SILENT SIGNS YOU MAY HAVE CATARACTS

They are the lead­ing cause of vi­sion loss in peo­ple over 40, but the symp­toms can be dif­fi­cult to rec­og­nize

Reader's Digest (Canada) - - Front Page - BY HANA HONG

CATARACTS—cloudy or opaque ar­eas on the crys­talline lens of the eye that de­velop over time— af­fect more than 2.5 mil­lion Cana­di­ans. Most cases aren’t caught un­til they’ve pro­gressed, be­cause cataracts are pain­less and the loss of sight is sub­tle. Here’s what you should know.

1. CLOUDY OR BLURRY VI­SION

With cataracts, you might have a lo­cal­ized blurred spot or a gen­er­al­ized de­crease in vi­sion. “Blurred vi­sion is the num­ber one symp­tom,” says Dr. Rosa Braga-Mele, pro­fes­sor of oph­thal­mol­ogy at the Univer­sity of Toronto. “Most pa­tients com­plain of a de­crease in vi­sion, but cataracts can creep up on you—some pa­tients don’t even re­al­ize it’s hap­pen­ing at first.” Be­cause cataracts are dif­fi­cult to dif­fer­en­ti­ate from other diseases, such as glau­coma, you should con­sult your op­tometrist if you be­come aware of these changes.

2. DE­CREASED COLOUR PER­CEP­TION

Due to the cloud­ing of the eye, colours can be­come in­creas­ingly muddy. “Real” whites will ap­pear more yel­low in com­par­i­son. How­ever, this oc­curs at such a grad­ual pace that most pa­tients won’t no­tice the dif­fer­ence un­til after cataract surgery. “Pa­tients of­ten com­ment fol­low­ing the pro­ce­dure that they don’t

re­mem­ber see­ing such vi­brant colours. In fact, we are just restor­ing the colour vi­sion of their youth,” says Dr. Michael Nord­lund of the Cincin­nati Eye In­sti­tute.

3. SEN­SI­TIV­ITY TO LIGHT AND GLARE

You may re­al­ize that what used to be a com­fort­able level of light now makes you cringe. Lamps, head­lights and the sun will be­come your neme­ses, and the ra­di­ance em­a­nat­ing from them will fan out like a halo due to the fact that cataracts scat­ter much of the light en­ter­ing the eye.

4. DIF­FI­CULTY DRIV­ING AT NIGHT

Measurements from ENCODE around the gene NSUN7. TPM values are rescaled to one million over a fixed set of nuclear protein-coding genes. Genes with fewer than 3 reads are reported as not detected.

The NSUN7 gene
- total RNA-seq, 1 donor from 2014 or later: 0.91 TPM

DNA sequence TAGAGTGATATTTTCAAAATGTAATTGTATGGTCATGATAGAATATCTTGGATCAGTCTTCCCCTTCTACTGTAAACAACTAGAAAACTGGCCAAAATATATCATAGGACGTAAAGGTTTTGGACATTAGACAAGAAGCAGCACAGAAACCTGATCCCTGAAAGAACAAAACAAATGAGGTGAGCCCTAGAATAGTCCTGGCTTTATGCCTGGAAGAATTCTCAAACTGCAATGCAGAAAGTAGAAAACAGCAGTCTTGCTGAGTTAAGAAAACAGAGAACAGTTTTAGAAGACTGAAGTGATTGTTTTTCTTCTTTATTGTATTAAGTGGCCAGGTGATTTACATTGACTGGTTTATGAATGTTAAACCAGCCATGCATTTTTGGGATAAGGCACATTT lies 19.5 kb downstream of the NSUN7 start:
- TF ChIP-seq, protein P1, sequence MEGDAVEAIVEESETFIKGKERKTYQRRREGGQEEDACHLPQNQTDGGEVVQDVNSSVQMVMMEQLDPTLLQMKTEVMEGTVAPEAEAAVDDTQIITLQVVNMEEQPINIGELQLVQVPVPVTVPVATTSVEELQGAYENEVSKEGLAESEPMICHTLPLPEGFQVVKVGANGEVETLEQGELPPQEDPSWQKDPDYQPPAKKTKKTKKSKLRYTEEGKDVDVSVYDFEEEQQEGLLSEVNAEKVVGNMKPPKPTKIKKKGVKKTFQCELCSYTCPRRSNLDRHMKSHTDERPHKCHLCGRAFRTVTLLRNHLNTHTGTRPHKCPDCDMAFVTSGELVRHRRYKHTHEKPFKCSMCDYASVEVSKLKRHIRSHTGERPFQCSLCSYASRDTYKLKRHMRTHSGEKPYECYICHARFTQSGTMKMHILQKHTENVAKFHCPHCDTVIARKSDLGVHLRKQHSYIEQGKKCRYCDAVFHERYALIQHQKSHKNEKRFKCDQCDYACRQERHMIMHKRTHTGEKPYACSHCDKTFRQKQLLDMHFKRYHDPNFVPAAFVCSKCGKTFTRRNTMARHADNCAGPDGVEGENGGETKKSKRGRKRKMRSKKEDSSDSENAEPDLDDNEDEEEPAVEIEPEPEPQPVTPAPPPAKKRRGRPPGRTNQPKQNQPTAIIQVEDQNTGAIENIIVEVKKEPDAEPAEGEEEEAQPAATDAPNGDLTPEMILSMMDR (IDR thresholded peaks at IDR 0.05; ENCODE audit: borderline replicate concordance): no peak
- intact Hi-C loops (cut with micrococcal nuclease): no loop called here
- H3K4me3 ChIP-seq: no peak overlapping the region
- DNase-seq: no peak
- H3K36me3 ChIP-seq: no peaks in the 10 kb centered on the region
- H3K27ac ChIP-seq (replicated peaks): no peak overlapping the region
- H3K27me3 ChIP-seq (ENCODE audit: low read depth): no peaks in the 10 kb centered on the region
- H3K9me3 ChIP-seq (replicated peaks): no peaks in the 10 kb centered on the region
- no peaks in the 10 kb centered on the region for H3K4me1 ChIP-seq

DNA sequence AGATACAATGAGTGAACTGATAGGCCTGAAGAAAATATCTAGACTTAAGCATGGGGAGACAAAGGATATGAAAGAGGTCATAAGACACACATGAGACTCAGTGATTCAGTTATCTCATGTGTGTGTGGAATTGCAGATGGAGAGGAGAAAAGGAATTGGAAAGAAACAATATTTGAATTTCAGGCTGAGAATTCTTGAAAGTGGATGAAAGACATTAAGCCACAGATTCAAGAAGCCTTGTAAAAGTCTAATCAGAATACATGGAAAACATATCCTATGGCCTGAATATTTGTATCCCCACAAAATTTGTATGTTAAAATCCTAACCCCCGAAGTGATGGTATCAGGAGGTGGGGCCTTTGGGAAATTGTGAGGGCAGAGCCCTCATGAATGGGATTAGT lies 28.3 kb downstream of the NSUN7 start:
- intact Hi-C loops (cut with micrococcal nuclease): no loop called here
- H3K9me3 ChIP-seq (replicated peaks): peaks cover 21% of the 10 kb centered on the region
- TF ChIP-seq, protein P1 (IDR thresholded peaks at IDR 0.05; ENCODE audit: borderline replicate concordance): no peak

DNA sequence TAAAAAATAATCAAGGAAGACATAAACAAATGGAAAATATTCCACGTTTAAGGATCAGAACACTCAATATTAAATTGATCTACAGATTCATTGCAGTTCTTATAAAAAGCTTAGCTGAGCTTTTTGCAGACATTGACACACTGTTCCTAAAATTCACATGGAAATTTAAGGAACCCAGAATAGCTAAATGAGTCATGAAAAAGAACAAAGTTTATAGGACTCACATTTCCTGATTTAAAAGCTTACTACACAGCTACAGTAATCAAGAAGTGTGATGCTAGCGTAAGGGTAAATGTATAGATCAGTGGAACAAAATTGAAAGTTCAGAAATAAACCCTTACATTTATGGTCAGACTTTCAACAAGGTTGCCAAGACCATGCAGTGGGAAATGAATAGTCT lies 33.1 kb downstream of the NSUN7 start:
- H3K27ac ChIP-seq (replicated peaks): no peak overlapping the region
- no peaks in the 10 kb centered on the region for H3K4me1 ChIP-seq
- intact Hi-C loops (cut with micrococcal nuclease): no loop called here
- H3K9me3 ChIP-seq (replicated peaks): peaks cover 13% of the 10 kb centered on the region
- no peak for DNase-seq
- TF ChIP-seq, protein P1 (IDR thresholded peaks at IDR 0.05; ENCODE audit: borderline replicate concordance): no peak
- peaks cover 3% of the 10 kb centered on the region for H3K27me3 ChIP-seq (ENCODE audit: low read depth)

Be­cause cataracts make it dif­fi­cult to bal­ance the con­trast be­tween the dark­ness and the bright lights from on­com­ing traf­fic, most af­fected peo­ple will have trou­ble driv­ing at night. If your eyes are ex­tra sen­si­tive to head­lights and street lamps, or if you’re hav­ing is­sues read­ing road signs, you may want to get checked out, notes Dr. Kirsten North, an Ot­tawa-based op­tometrist and con­sul­tant, pro­fes­sional prac­tice and health pol­icy at the Cana­dian As­so­ci­a­tion of Op­tometrists.

5. TROU­BLE READ­ING FINE PRINT

The lens in­side the eye is com­pa­ra­ble to a cam­era lens, fo­cus­ing light onto the retina and let­ting us see things clearly both up close and far away. This lens is mostly com­prised of wa­ter and pro­tein, and the pro­tein is ar­ranged in such a way that it al­lows light to pass through. Be­cause cataracts cause the pro­tein to clump to­gether, small print may be­come dif­fi­cult to dis­cern in the eye’s re­frac­tive mir­ror.

6. DOU­BLE VI­SION

Di­plopia, more com­monly known as dou­ble vi­sion, can be an­other silent sign of cataracts. How­ever, this is not to be mis­taken as the di­plopia that comes from im­proper align­ment of the eyes. The dou­ble vi­sion, in this case, will oc­cur when look­ing through one eye.

IL­LUS­TRA­TION BY SPENCER FLOCK

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